Let me start off by saying that it was a real trip seeing Kathleen Turner in person and on stage.
She's got somethin' - moxie? joie de vive? charisma? - that makes you want to watch her.
Maybe its her husky voice, or her star presence, maybe it's a combo of all of the above, but whatever it is, it works, so it's odd that a woman of her magnetism would choose HIGH as the play to strut her stuff.
Cast as a sarcastic, let's-get-real Nun, Turner is enlisted by her boss, Father Michael (Tim Altmeyer), to be the social worker to 18 year-old, drug-addicted, gay prostitute-turned-potential-pimp, Cody Randall (Evan Jonigkeit). As we soon learn, Randall's life has been a series of severe traumas and he is so mired in his quest to subdue his pain that his unpredictable addict behaviour soon becomes problematic for everyone. In her attempt to help Cody, Turner's character has to face her own struggles with sobriety and her own past pain she's tried to subdue. Crisis and tragedy ensue and, naturally, no one ends up where they thought they would.
Fortunately, I've never had to deal with an addiction, either my own or someone else's, so I can't speak with any authority on how realistic the behaviour is in HIGH, but I can't shake the feeling that playwright, Matthew Lombardo, has perhaps seen one too many episodes of "Intervention."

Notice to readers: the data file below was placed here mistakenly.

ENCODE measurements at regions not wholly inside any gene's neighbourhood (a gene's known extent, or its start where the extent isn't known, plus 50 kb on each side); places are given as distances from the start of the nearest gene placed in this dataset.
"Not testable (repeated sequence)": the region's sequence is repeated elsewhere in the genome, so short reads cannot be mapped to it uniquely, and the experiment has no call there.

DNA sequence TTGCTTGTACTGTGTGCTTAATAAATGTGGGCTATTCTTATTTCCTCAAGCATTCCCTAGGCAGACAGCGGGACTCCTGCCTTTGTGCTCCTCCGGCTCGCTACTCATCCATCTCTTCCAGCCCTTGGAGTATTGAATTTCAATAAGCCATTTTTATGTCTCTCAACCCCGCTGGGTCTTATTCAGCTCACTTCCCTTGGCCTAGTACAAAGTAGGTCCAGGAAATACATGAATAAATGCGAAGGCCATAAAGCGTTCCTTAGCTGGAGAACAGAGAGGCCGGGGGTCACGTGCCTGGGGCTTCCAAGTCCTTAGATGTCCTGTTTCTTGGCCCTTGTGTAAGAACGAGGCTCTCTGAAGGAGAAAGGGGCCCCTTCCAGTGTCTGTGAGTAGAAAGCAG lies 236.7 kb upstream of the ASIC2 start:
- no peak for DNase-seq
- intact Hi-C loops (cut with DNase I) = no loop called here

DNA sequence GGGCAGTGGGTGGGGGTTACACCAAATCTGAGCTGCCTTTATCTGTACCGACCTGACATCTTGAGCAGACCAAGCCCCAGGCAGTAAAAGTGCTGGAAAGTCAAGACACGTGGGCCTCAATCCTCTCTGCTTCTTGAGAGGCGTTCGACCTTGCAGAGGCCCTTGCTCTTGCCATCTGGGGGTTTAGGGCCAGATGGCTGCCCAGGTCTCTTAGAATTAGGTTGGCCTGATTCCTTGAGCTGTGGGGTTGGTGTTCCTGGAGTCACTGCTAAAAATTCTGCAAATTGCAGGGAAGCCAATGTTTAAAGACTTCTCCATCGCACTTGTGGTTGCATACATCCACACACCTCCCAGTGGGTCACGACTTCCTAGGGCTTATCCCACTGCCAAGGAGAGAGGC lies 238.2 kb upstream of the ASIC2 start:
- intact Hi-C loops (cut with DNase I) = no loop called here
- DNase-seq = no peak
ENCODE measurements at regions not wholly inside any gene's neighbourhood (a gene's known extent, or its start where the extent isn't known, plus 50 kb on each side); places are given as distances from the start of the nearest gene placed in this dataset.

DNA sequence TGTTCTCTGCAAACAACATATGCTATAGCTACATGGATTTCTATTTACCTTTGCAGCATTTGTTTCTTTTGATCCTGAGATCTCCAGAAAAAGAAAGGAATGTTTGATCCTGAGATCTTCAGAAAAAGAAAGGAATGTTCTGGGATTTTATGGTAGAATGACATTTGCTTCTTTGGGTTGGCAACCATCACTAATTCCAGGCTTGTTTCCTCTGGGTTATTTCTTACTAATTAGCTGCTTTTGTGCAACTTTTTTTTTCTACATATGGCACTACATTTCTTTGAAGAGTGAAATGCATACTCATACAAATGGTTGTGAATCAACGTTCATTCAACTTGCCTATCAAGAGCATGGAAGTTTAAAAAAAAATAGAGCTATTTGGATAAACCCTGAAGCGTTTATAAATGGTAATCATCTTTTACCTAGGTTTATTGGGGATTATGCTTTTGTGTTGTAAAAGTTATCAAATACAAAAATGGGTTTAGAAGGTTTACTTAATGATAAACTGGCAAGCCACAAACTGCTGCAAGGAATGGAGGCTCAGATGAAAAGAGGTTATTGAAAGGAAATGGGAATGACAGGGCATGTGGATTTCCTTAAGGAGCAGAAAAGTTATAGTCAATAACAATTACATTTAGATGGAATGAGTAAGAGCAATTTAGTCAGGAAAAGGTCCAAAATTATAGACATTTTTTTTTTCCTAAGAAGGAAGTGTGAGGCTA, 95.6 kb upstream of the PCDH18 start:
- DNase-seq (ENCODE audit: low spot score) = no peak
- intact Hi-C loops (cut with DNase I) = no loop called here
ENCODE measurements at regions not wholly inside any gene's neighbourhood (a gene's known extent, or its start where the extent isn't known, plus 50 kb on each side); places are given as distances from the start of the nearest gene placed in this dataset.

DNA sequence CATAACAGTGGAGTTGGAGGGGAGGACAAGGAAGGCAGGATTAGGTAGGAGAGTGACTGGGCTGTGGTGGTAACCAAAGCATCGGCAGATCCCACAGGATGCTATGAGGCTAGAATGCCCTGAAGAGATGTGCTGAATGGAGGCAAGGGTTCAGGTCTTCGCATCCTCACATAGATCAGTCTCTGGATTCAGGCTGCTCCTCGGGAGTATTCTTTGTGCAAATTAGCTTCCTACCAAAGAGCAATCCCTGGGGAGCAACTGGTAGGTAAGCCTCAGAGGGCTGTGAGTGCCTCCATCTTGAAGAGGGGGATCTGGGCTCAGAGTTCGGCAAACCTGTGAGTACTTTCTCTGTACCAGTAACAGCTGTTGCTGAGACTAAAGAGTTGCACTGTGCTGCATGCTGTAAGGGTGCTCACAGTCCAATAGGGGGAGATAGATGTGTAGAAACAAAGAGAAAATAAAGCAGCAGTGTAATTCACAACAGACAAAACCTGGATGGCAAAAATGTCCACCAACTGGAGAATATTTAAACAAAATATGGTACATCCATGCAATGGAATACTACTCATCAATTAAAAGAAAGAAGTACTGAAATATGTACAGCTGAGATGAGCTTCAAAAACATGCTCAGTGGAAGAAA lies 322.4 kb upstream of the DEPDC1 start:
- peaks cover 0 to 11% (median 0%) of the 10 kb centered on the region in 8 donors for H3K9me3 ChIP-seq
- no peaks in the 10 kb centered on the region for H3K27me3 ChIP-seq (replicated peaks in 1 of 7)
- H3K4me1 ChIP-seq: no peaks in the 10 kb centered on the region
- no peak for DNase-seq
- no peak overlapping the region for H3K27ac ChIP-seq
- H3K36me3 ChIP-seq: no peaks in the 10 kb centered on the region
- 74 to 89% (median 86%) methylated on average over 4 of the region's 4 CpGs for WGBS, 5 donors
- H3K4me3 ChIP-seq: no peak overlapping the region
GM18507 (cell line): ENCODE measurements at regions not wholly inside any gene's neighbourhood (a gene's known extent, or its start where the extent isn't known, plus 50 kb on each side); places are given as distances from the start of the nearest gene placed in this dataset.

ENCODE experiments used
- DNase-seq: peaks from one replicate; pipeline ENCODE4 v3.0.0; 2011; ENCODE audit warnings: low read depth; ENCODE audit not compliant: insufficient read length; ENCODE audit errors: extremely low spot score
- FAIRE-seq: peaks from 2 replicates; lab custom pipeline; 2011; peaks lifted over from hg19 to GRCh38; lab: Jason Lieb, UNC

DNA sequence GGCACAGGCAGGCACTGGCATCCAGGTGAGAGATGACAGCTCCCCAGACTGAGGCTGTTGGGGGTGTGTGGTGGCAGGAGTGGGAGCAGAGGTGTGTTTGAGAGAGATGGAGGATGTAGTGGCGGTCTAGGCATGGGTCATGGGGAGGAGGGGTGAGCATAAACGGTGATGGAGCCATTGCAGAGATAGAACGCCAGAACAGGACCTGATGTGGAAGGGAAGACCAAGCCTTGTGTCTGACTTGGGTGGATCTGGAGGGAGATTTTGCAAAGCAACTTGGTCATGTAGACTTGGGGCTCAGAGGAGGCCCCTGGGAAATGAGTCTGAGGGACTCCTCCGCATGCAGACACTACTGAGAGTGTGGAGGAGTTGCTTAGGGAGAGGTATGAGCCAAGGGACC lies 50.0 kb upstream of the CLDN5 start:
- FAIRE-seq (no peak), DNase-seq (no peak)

The melodrama bordered on cliché-territory and not in a way that worked.
Most scenes in the play were intersected by monologues Turner delivered to the audience, a device I can only guess that served to let the audience know her inner demons and feel more connected with her character. I hated them.
Turner was at her best when she was bantering with the other actors, her timing and her wit giving life to a usually predictable scene. She couldn't do that in the heavy-handed monologues; she was bogged down with the script and in metaphors that didn't really measure up.
If I sound frustrated, it's because I am. I don't know what HIGH was trying to say; I am still trying to bridge the ideas of religious faith, with addiction, with simple human connection, with death and with being high in the sky (an idea that bookends he play) and why on earth a woman as formidable as Kathleen Turner would read this script and agree to do the play.
I encourage you to see the play yourself and if you can fill me in, please do.
HIGH is playing now until May 13 (4 shows left!) at the Royal Alexandra Theatre (260 King St. W.)
For tix call: 416-872-1212 or click here.